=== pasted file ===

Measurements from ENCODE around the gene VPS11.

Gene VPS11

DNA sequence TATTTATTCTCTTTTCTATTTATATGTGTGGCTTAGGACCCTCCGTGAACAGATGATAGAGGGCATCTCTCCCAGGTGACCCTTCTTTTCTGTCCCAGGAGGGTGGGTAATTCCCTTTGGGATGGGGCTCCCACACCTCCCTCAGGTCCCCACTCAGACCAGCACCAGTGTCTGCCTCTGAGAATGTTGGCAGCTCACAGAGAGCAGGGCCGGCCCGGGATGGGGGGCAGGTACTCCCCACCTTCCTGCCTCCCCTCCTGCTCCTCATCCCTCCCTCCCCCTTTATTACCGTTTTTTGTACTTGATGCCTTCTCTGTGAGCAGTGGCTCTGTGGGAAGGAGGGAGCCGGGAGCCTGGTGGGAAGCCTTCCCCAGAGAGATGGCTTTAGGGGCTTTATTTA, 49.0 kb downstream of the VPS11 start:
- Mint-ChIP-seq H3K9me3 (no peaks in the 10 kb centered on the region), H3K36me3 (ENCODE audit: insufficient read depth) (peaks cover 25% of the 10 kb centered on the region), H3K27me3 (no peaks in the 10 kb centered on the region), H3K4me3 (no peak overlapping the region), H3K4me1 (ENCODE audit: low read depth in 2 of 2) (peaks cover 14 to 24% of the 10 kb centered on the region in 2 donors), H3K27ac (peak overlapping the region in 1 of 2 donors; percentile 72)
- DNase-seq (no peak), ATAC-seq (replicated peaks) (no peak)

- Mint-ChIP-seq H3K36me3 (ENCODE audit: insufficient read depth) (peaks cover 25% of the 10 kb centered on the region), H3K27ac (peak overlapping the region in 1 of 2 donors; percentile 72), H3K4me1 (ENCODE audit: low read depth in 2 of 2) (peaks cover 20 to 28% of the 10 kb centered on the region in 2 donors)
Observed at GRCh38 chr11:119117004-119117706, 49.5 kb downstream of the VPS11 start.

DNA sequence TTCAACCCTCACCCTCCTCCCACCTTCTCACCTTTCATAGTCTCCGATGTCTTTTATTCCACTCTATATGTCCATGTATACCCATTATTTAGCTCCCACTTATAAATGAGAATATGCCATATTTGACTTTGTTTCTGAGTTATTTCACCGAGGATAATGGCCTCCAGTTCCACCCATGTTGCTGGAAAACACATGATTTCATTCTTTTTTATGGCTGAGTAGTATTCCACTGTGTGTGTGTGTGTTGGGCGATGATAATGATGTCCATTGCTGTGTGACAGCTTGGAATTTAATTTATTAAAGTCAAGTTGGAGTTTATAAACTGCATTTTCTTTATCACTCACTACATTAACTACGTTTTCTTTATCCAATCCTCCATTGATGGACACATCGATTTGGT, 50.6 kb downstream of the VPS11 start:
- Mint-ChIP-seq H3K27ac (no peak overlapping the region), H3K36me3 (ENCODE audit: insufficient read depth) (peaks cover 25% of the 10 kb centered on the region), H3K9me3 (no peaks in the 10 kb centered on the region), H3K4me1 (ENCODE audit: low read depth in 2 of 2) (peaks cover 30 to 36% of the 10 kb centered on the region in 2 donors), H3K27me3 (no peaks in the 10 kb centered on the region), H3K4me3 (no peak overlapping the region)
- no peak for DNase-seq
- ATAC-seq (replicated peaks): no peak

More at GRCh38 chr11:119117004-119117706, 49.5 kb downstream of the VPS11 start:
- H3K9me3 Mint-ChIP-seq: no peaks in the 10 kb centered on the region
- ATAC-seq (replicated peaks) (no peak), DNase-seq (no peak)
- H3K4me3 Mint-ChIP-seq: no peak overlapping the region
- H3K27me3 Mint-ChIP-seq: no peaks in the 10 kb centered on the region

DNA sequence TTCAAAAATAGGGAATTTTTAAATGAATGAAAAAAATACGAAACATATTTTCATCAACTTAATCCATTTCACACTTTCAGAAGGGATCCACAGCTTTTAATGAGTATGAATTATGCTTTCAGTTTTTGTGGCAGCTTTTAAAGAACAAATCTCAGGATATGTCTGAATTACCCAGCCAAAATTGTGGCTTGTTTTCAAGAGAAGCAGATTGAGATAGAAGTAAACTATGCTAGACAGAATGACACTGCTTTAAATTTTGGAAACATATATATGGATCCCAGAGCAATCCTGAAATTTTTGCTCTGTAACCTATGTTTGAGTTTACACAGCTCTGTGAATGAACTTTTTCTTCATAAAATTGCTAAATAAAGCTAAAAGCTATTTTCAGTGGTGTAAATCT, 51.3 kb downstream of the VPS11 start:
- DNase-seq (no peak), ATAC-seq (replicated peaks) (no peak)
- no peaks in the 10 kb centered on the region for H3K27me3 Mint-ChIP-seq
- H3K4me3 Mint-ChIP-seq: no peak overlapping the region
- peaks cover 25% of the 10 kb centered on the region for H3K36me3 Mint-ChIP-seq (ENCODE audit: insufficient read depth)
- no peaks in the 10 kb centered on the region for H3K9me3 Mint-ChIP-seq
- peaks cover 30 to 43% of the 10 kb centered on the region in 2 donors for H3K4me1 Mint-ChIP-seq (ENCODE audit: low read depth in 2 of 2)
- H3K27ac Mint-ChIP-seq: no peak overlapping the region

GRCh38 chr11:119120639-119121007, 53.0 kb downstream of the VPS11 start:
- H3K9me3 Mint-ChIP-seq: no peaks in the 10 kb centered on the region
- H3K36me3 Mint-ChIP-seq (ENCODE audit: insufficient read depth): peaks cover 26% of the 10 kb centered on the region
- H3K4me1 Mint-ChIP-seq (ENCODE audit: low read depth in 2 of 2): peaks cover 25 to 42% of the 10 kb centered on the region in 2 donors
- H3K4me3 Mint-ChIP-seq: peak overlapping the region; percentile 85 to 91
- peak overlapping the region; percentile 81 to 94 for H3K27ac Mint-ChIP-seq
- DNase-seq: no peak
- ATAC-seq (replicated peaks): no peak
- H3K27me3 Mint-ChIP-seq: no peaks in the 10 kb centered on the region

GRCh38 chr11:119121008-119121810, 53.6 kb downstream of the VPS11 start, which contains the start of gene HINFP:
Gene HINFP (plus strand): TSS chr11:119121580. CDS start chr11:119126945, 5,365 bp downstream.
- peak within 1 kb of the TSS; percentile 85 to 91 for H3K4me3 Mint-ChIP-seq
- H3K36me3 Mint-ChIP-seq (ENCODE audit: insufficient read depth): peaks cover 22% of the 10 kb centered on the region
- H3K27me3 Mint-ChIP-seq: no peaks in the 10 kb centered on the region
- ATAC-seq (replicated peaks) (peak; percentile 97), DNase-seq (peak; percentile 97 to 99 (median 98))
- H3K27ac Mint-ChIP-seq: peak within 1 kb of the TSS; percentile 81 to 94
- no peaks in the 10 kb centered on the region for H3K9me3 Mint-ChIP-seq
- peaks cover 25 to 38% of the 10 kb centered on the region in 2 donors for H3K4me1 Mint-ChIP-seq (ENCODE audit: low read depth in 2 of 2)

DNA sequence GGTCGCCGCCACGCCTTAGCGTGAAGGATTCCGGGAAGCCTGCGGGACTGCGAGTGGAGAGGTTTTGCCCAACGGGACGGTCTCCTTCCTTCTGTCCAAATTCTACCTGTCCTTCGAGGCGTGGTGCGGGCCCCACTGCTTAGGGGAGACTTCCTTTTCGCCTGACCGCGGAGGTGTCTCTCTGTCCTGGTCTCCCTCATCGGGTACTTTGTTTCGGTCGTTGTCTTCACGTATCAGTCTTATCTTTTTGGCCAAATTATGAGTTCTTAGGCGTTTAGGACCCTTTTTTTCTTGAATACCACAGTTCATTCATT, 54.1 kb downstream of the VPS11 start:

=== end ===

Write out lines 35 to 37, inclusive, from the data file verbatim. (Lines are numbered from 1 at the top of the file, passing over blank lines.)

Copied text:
Gene HINFP (plus strand): TSS chr11:119121580. CDS start chr11:119126945, 5,365 bp downstream.
- peak within 1 kb of the TSS; percentile 85 to 91 for H3K4me3 Mint-ChIP-seq
- H3K36me3 Mint-ChIP-seq (ENCODE audit: insufficient read depth): peaks cover 22% of the 10 kb centered on the region